"Until a few years ago common tortoises Testudo g. graeca - in Arabic facron - were collected in Morocco mainly from the region of Casablanca, the exporting centre. Today they are very scarce in this region, and to satisfy a trade which every year exports over 300,00 tortoises to Britain they are collected all over Morocco. The collectors are mostly shepherds who bring the tortoises in to provincial collecting centres along with their animals on the weekly market days and get about six-pence for each one. The tortoises are then sent in sacks, in vans or on top of public buses, to Casablanca, from where, because they are too heavy for airfreight - 3,000 tortoises weigh about a ton - they are sent by sea, packed in baskets stowed upright on deck. The seamen, with uncertain humanity, spray the baskets with sea water to prevent the creatures from roasting in the sun. In this way, between 10,000 and 25,000 tortoises are dispatched to London once a fortnight".

Before packing, the same author also noted that tortoises were routinely poorly handled and were;

"frequently picked up by their limbs, often leading to joint dislocation. If tortoises perished while being held by the dealers, there was no financial loss for the carapaces of the corpses could be converted to banjos for sale as tourist curios" (1).

(1) This trade still unfortunately persists; recent reports cite such objects being offered for sale on Tenerife, Mallorca and in Morocco.
The fate which awaited these creatures upon arrival was often appalling; very few survived their first hibernation in captivity . Blatt & Muller (1974) in a survey conducted in Germany suggested that over 82% died within a year, and in the U.K Lawrence ( 1987 & 1989) conducted a 4 year survey of 606 tortoises purchased as pets of which by the end of the study 404 had died in hibernation and another 137 had perished from other causes. Of this last group, post mortem results indicated 57 had died from effects associated with inanition. Some additional causes of mortality affecting tortoises purchased by the public as pets have earlier been described by the present author (Highfield, 1987).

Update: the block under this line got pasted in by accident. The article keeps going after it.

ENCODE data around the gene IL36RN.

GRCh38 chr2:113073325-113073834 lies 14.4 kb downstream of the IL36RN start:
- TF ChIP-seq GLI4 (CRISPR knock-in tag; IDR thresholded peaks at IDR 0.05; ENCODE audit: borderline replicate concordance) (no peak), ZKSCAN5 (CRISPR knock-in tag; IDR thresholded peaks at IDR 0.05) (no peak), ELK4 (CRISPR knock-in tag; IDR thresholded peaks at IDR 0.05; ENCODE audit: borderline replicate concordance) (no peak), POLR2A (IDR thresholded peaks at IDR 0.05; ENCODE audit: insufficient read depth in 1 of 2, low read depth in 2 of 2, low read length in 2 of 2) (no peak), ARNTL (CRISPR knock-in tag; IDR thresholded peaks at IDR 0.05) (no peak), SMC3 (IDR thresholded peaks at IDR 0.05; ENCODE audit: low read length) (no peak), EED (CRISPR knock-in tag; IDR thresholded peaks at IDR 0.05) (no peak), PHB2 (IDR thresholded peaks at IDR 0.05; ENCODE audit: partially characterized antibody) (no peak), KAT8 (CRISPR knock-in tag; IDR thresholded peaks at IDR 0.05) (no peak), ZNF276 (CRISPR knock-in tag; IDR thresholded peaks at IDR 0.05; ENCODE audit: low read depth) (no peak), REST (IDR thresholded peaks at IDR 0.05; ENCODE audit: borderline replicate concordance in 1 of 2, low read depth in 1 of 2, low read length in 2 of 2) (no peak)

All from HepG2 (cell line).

A point not made by Lawrence (1989) but which is relevant is that the species covered by his survey were not T. graeca L. 1758 from n. Africa, but T. ibera PALLAS 1814 from Turkey and T. hermanni GMELIN 1789 from Yugoslavia - both species which are (in this authors experience) considerably easier to maintain in captivity than the much more delicate and environmentally sensitive n. African species; compare natural bioclimatic range of T. ibera, T. hermanni with n. African T. graeca (Lambert, 1988) to climates of importing countries where greatest disparity in terms of temperature and biotype is seen in respect of the n. African origin tortoises. This factor may account for the more rapid deaths of the animals featured in the Blatt and Muller (1974) survey which took place before trade restrictions were imposed upon tortoises from Morocco and which as a consequence was based largely upon animals of n. African origin whereas Lawrences (1987 & 1989) surveys were based upon tortoises of more northerly origins.
Those that remained unsold at the end of the import season were treated with scant regard by traders who considered them as liabilities to be disposed of by whatever means possible. Noel-Hume (1954) records an instance during 1952 when a gang of boys discovered a basket full of dying tortoises (discarded by a dealer) on a bomb site; some they set us as targets at which to throw bricks, the rest they hurled to their deaths against walls. In another incident, 250 'surplus' n. African tortoises were abandoned in a London street by an unscrupulous dealer - an event which provoked questions to be asked in Parliament and unfortunately unsuccessful demands to be made for the trade to be controlled (Vodden, 1983).
The entire history of the tortoise trade is truly a sickening indictment of mankinds mistreatment of animals and disregard for the natural world.